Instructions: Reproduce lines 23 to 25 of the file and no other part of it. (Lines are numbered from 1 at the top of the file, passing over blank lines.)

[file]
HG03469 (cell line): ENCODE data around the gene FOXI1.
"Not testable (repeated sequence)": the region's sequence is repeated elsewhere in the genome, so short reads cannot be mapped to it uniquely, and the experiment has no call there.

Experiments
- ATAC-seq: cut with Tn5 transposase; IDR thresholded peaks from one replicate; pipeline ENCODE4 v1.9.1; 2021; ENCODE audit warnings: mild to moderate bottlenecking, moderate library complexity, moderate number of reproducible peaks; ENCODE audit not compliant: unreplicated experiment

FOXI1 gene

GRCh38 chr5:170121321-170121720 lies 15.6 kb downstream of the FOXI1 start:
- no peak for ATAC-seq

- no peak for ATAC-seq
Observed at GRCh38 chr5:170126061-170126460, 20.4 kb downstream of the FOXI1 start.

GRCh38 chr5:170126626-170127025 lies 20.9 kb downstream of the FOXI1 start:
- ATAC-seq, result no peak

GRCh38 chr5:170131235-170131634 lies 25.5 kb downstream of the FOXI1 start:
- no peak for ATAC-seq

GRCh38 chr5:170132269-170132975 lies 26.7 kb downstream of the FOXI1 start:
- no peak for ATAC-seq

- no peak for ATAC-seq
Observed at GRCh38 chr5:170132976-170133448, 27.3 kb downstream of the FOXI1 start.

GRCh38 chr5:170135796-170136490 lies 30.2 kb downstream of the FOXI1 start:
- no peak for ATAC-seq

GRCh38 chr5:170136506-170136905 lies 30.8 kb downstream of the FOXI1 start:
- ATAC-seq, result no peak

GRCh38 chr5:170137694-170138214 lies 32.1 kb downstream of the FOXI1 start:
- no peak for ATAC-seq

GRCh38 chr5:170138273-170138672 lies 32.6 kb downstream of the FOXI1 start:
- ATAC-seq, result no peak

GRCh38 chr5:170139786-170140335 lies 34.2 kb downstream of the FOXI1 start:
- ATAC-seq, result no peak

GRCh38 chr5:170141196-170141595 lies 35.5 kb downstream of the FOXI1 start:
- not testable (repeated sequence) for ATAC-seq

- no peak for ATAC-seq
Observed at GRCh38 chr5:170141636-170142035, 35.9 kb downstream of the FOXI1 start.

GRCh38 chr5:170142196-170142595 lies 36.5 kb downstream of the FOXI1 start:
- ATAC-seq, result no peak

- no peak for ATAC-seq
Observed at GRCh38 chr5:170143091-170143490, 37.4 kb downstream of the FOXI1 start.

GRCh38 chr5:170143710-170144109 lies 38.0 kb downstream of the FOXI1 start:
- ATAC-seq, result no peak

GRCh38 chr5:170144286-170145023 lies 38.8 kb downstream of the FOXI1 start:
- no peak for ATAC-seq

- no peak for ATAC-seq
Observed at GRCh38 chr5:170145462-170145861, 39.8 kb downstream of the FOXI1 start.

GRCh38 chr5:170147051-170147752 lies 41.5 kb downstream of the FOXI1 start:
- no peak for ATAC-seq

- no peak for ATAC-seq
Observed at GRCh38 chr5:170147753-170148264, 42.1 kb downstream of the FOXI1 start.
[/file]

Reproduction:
- no peak for ATAC-seq

GRCh38 chr5:170138273-170138672 lies 32.6 kb downstream of the FOXI1 start:
- ATAC-seq, result no peak